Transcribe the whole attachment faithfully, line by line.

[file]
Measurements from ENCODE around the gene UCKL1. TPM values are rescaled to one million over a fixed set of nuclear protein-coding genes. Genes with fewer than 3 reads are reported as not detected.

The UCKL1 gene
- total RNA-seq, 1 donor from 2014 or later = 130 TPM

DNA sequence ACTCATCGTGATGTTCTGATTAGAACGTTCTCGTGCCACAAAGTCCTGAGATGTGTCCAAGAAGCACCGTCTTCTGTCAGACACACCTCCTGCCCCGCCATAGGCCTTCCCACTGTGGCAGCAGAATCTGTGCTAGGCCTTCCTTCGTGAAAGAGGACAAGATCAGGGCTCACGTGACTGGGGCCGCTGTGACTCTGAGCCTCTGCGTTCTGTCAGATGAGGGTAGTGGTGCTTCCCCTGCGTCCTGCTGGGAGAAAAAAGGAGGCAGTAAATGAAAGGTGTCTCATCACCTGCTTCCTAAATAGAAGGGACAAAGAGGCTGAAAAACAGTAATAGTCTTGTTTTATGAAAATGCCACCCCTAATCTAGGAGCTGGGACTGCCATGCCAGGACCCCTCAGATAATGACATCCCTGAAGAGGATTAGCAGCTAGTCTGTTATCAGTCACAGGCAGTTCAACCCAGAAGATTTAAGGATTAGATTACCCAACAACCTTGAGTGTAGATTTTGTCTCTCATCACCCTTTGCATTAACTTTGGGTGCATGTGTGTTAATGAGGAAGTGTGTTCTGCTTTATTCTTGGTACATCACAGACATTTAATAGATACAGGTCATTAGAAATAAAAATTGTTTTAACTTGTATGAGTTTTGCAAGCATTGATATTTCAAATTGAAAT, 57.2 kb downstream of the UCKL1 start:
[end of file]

Measurements from ENCODE around the gene UCKL1. TPM values are rescaled to one million over a fixed set of nuclear protein-coding genes. Genes with fewer than 3 reads are reported as not detected.

The UCKL1 gene
- total RNA-seq, 1 donor from 2014 or later = 130 TPM

DNA sequence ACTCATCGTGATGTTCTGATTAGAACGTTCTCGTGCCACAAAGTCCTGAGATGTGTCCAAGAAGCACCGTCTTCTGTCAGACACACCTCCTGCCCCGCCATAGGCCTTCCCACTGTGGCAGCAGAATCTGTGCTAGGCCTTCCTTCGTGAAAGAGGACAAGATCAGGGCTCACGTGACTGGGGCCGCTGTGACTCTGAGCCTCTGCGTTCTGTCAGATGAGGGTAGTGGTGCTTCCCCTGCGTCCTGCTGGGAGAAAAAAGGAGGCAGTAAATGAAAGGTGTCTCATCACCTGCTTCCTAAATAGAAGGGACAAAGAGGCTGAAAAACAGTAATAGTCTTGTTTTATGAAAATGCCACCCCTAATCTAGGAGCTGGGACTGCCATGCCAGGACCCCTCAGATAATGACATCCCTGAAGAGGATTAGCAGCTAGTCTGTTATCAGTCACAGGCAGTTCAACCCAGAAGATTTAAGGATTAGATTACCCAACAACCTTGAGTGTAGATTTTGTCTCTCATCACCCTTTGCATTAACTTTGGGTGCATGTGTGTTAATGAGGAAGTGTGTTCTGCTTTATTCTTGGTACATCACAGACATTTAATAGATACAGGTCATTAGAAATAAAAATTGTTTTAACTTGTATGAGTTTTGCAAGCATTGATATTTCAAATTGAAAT, 57.2 kb downstream of the UCKL1 start: